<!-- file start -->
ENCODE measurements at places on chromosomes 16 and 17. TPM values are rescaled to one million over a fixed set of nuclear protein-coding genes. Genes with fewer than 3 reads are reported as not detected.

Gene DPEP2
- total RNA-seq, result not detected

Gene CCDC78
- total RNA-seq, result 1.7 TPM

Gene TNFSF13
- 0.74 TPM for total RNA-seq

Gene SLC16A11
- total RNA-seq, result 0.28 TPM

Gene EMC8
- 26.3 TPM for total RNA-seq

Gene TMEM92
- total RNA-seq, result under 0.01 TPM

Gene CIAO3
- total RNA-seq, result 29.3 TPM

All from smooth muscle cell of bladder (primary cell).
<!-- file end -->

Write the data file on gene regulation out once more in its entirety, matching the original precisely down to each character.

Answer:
ENCODE measurements at places on chromosomes 16 and 17. TPM values are rescaled to one million over a fixed set of nuclear protein-coding genes. Genes with fewer than 3 reads are reported as not detected.

Gene DPEP2
- total RNA-seq, result not detected

Gene CCDC78
- total RNA-seq, result 1.7 TPM

Gene TNFSF13
- 0.74 TPM for total RNA-seq

Gene SLC16A11
- total RNA-seq, result 0.28 TPM

Gene EMC8
- 26.3 TPM for total RNA-seq

Gene TMEM92
- total RNA-seq, result under 0.01 TPM

Gene CIAO3
- total RNA-seq, result 29.3 TPM

All from smooth muscle cell of bladder (primary cell).